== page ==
For BlackBerry (BBRY) watchers, the pleas from CEO Thorsten Heins for more time have become all too familiar. More time to release BB10 phones to all markets, more time for new models to hit the pipeline, more time for its new BlackBerry Enterprise Server 10 to roll out to corporate and government clients. More time to turn the company around.
Amid the impatience and continued bad headlines, news hit last Friday that BlackBerry was exploring going private. Doing so would theoretically take the investor pressure off Heins so he could focus on the turnaround instead of constantly pleading for patience.
All bets are off today. Trading on BBRY was temporarily halted this morning as news broke that the company has effectively put itself up for sale.
In a press release put out by BlackBerry this morning, the company announced that its board of directors had created a special committee to explore options that could include “possible joint ventures, strategic partnerships or alliances, a sale of the Company or other possible transactions.”
In addition, the company noted that Prem Watsa, chairman and CEO of Fairfax Financial (FRFHF) — the company that doubled its investment in BBRY in January and now holds a roughly 10% stake — is stepping down from BlackBerry’s board to avoid potential conflicts in the process. Naturally, this leads to the assumption that Fairfax and Watsa could be interested in buying the company.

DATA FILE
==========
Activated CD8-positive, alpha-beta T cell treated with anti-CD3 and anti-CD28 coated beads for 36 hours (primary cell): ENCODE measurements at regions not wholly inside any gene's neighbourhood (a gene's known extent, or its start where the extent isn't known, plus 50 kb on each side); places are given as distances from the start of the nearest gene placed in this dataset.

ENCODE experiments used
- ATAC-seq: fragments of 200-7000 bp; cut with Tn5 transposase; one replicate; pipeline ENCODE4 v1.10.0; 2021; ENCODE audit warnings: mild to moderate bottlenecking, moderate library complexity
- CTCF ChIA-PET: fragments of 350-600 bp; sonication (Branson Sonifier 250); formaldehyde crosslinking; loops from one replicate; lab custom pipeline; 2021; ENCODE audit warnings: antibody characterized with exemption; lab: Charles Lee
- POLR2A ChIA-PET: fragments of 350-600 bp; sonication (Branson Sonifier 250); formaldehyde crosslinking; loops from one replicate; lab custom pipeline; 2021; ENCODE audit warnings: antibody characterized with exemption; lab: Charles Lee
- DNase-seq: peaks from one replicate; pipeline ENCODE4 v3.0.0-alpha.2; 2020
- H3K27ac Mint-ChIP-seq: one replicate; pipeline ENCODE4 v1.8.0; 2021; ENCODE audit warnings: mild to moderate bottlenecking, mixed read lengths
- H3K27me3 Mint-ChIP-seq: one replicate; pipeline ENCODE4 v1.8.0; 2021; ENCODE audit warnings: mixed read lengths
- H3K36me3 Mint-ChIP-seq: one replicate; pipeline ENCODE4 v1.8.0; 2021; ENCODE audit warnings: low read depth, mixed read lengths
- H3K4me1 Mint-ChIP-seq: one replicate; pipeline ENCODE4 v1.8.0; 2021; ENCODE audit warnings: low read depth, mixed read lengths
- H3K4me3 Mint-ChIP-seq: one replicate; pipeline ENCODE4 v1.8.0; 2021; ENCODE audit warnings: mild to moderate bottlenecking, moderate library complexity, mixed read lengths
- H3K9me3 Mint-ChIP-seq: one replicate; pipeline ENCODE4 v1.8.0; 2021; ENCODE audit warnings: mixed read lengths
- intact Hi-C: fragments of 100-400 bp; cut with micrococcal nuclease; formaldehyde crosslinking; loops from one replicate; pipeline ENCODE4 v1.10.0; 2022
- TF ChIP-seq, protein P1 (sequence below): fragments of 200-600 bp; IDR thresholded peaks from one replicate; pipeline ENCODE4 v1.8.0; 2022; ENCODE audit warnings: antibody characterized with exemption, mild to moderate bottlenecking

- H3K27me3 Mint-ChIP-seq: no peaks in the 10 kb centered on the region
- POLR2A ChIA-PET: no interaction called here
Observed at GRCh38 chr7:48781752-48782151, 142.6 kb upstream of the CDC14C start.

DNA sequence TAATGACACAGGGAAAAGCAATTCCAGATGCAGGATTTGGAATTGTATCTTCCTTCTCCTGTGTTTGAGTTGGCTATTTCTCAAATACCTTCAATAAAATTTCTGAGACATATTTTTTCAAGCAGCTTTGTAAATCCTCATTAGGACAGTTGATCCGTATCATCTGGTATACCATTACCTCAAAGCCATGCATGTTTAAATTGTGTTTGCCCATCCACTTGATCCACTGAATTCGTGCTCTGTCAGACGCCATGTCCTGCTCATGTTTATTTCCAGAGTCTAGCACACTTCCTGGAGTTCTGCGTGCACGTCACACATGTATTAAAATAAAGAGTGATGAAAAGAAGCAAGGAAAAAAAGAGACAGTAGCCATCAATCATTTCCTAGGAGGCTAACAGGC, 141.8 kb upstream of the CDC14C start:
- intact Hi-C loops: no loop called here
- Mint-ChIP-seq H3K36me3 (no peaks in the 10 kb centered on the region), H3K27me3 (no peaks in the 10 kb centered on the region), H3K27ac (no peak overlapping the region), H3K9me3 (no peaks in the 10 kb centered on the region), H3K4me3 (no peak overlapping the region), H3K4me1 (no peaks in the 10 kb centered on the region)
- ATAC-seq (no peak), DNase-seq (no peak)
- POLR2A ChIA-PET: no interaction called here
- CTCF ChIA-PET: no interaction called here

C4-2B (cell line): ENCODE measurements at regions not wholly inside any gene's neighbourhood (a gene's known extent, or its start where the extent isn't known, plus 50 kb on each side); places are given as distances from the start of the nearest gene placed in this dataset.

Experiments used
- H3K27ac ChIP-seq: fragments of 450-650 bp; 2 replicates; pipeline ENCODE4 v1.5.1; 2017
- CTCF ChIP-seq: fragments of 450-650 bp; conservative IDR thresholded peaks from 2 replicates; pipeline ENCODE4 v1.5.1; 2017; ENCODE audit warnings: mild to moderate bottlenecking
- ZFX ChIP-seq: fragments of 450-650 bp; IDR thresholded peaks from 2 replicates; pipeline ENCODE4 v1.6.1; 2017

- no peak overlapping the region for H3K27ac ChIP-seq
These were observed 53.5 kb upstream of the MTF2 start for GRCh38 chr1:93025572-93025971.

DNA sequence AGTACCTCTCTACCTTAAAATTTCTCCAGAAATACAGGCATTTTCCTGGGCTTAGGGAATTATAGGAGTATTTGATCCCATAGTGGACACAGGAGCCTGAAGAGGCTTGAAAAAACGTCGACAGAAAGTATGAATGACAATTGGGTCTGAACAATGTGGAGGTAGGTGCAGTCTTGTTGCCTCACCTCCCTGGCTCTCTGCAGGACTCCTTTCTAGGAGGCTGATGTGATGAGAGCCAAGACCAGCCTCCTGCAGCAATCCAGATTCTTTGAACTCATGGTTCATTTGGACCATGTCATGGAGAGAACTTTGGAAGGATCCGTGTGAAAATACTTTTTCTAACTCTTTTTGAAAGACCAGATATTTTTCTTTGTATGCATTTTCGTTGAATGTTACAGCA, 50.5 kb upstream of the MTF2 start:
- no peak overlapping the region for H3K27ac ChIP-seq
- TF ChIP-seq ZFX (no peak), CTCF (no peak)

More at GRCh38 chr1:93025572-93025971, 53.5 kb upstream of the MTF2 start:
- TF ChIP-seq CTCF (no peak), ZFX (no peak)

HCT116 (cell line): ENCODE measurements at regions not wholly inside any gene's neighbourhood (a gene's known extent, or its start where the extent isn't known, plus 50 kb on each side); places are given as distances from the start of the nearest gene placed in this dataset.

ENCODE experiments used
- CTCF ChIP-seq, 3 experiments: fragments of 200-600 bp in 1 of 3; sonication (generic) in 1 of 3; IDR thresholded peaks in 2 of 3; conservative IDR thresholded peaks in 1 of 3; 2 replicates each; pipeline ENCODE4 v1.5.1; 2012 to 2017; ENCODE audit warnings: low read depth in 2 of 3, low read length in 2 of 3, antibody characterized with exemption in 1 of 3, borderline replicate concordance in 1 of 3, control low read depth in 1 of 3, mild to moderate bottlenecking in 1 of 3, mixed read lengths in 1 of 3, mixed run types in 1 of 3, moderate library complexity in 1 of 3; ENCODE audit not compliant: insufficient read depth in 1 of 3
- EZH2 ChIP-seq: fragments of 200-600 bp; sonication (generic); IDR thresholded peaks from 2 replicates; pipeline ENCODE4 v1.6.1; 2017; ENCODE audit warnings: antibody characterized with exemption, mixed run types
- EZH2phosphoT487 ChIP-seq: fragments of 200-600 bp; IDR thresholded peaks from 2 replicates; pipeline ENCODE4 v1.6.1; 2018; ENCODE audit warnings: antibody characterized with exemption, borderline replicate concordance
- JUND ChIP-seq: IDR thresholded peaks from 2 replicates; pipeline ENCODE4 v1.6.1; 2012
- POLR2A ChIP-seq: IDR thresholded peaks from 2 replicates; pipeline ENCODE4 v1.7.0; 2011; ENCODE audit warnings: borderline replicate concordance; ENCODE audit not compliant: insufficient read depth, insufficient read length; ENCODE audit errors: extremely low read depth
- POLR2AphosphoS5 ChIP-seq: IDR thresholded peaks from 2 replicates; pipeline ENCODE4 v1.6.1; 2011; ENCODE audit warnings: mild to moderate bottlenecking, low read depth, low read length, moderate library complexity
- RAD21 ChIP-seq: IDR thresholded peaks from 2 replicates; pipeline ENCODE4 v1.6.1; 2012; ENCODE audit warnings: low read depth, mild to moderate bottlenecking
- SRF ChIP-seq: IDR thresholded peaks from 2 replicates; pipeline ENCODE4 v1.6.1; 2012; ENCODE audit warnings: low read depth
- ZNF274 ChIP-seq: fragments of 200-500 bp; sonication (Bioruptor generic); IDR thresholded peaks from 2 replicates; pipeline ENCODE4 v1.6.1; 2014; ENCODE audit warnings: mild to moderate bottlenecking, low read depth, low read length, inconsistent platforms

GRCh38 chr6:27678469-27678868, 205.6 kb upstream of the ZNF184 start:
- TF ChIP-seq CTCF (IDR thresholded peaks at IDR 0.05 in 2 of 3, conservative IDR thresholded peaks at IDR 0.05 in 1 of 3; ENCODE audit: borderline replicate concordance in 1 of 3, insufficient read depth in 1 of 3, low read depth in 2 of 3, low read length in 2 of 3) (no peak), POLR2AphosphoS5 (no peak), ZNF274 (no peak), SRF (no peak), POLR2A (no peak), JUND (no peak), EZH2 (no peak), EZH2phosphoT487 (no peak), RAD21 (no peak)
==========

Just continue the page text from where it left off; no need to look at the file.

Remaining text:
All of this raises the question of whether BlackBerry is worth buying, something individual investors have been pondering for the past year.
CEO Heins was quoted in the press release as saying: “We continue to see compelling long-term opportunities for BlackBerry 10, we have exceptional technology that customers are embracing, we have a strong balance sheet and we are pleased with the progress that has been made in our transition.”
In other words, the same placating words about progress combined with the same refrain about the longer-term: patience.
But does BlackBerry have the time? In Q2 2012, the beleaguered company sold 7.7 million smartphones. Those were the outdated models that were several years behind the competition in a market where BlackBerry faithful were holding off as long as they could in anticipation of hot new BB10 models. Fast-forward to Q2 2013, and the rebranded company is six months into its turnaround, the new BB10 phones running the next-generation operating system are on the market and yet sales dropped to 6.8 million. Instead of a surge, the turnaround efforts netted a 12% decline in sales.
Meanwhile Microsoft’s (MSFT) Windows Phone — despite a slow start and having only one major supporting smartphone manufacturer in Nokia (NOK) — has overtaken BlackBerry for third place in global market share. And as tablets continue their assault on the enterprise and home PC market, BlackBerry has abandoned its PlayBook and ceded that market for all intents and purposes.
What’s left that’s worth buying?